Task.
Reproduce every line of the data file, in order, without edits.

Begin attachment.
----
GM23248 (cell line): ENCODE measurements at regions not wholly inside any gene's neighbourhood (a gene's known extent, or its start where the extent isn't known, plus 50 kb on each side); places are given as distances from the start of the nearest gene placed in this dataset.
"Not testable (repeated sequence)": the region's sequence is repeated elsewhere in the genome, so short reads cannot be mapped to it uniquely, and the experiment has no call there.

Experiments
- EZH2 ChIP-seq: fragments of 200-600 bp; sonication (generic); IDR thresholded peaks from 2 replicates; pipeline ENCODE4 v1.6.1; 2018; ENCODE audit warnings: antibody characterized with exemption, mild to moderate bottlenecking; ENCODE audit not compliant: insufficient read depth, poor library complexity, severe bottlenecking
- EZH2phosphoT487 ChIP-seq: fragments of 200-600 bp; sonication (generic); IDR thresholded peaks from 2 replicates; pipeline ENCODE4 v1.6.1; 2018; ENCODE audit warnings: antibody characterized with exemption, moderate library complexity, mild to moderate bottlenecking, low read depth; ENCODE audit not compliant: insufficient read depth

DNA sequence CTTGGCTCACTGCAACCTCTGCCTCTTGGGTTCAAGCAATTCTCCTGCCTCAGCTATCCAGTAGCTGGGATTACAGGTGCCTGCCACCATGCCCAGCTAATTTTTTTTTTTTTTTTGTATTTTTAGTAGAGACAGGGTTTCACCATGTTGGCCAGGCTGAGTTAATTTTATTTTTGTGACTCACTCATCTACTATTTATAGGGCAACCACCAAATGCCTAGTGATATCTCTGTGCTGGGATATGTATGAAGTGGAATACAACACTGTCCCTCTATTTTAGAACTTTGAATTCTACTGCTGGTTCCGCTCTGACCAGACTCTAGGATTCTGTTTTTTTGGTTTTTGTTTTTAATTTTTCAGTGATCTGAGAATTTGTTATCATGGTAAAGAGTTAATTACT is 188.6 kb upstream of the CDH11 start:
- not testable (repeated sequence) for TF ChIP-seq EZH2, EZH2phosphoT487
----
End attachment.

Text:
GM23248 (cell line): ENCODE measurements at regions not wholly inside any gene's neighbourhood (a gene's known extent, or its start where the extent isn't known, plus 50 kb on each side); places are given as distances from the start of the nearest gene placed in this dataset.
"Not testable (repeated sequence)": the region's sequence is repeated elsewhere in the genome, so short reads cannot be mapped to it uniquely, and the experiment has no call there.

Experiments
- EZH2 ChIP-seq: fragments of 200-600 bp; sonication (generic); IDR thresholded peaks from 2 replicates; pipeline ENCODE4 v1.6.1; 2018; ENCODE audit warnings: antibody characterized with exemption, mild to moderate bottlenecking; ENCODE audit not compliant: insufficient read depth, poor library complexity, severe bottlenecking
- EZH2phosphoT487 ChIP-seq: fragments of 200-600 bp; sonication (generic); IDR thresholded peaks from 2 replicates; pipeline ENCODE4 v1.6.1; 2018; ENCODE audit warnings: antibody characterized with exemption, moderate library complexity, mild to moderate bottlenecking, low read depth; ENCODE audit not compliant: insufficient read depth

DNA sequence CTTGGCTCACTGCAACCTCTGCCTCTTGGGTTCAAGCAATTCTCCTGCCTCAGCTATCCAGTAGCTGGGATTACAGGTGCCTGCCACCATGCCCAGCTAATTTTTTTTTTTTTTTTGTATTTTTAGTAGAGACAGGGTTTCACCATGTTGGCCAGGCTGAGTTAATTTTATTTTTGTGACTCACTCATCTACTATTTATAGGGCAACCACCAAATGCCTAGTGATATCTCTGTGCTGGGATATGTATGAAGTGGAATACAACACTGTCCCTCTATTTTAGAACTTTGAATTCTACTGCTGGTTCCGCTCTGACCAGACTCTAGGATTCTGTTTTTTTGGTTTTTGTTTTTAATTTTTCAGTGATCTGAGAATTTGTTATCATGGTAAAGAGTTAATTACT is 188.6 kb upstream of the CDH11 start:
- not testable (repeated sequence) for TF ChIP-seq EZH2, EZH2phosphoT487